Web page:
Skip to main content
Observer Ethical awards Winners 2011

YouGen Blog

Planning permission not needed for (most) external solid wall insulation

Posted by Cathy Debenham on 14 January 2013 at 9:04 am

In a welcome bit of joined-up government thinking, the departments of energy and climate change and of communities and local government have clarified that the installation of external solid wall insulation constitutes an 'improvement' to a house rather than an 'enlargement' or 'extension'. This means that in many cases the installation can be carried out under permitted development, and a planning application may not be needed.
 


This will be a relief to many people who had been told that they would have to get planning permission to insulate their houses if the "enlarged part of the dwellinghouse would extend beyond a wall which i) fronts a highway and ii) forms either the principal elevation or a side elevation of the original dwellinghouse".

This clarification to the guidance can be found in the Permitted Development for Householders: Technical Guidance on the Planning Portal. Click here to download a copy. The relevant section is A.1 (d) on page 13 of the guide. It states: "Installation of solid wall insulation constitutes an improvement rathe than an enlargement or exetnsion to the dwellinghouse and is not caught by the provisions of d(i) and d(ii).


This technical clarification is separate to the consultation exercise DCLG has recently carried out on changing the size limits for householder extensions. An announcement on the outcome of that consultation will be made in due course, and the technical guidance will be updated at that time to reflect any changes being taken forward.


By

If you have a question about anything in the above blog, please ask it in the comments section below.

Like this blog? Keep up to date with our free monthly newsletter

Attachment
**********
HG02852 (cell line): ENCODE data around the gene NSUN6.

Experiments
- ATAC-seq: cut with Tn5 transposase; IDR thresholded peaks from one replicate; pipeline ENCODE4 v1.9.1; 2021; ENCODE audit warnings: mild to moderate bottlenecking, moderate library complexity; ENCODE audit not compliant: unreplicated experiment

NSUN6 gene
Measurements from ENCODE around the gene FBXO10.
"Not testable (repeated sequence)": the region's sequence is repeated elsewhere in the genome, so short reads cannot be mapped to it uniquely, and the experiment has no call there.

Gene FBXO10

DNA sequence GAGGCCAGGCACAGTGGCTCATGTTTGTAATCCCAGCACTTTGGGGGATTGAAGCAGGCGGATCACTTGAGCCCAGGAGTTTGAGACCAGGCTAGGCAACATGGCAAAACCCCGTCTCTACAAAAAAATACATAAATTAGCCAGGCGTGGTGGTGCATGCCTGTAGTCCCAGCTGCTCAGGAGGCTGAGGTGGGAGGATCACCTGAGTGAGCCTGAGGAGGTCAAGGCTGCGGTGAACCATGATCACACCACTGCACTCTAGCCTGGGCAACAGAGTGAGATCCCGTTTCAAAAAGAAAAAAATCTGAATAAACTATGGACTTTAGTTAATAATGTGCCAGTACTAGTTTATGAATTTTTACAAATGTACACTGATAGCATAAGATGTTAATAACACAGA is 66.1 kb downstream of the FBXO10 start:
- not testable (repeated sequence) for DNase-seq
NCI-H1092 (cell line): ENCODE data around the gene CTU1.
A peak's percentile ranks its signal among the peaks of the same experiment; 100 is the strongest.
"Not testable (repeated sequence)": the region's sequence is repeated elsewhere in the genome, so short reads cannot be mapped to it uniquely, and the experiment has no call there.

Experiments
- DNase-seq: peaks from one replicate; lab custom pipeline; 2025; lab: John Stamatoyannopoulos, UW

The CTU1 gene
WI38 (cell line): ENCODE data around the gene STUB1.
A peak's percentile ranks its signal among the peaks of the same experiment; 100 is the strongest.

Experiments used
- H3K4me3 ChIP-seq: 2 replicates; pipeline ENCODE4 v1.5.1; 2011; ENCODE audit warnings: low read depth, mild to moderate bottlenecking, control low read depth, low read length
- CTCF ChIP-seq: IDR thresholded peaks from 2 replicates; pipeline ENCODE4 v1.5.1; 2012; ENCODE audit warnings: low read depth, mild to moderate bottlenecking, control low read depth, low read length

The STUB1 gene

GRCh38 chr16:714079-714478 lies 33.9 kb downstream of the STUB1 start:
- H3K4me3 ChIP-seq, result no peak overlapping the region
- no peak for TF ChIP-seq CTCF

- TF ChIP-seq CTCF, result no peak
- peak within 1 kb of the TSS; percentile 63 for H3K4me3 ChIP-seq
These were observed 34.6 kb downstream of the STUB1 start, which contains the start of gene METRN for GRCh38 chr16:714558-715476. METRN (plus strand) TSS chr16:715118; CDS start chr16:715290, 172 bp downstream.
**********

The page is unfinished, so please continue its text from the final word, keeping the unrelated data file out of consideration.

Comments

4 comments - read them below or add one

EnergySavingGrants.org

EnergySavingGrants.orgComment left on: 19 May 2017 at 9:13 am

It is also very important that the homeowner obtains a signed Party Wall Agreement from their neighbours(s) if they live in a terraced or semi-detached property, as the installation of External Wall Insulation will involve working on the party wall.

report abuse

utility-exchange

utility-exchangeComment left on: 15 January 2013 at 1:49 pm

Useful information Cathy and Richard - I wasn't aware that building regulations approval was required or that there was even the possibility planning permission may have to be sought too. Thanks again

report abuse

Cathy Debenham

Cathy DebenhamComment left on: 14 January 2013 at 10:57 am

Richard - thank you for this useful addition.

report abuse

Richard Adams

Richard AdamsComment left on: 14 January 2013 at 10:06 am

Cathy

Of course Building Regs approval is still required. Many installers are glossing over this so the householder needs to be careful about that aspect.

The DCLG note is for guidance only and there are properties and areas of land which will be excluded from these permitted development rights. LPAs often wish to exercise local control and are unlikely to be happy about a wholesale EWI programme which makes massive changes to the properties in their patch.

Good practice (and the way in which developers must apply the GPDO) require them to notify the LPA in advance of any permitted works. This of course will only happen in practice in isolated cases but neverthess should be done to ensure something is on the LPA's file and to give some defence against later enforcement being taken.

Richard Adams

report abuse

Leave a comment

You must log in to make a comment. If you haven't already registered, please sign up as a company or an individual, then come back and have your say.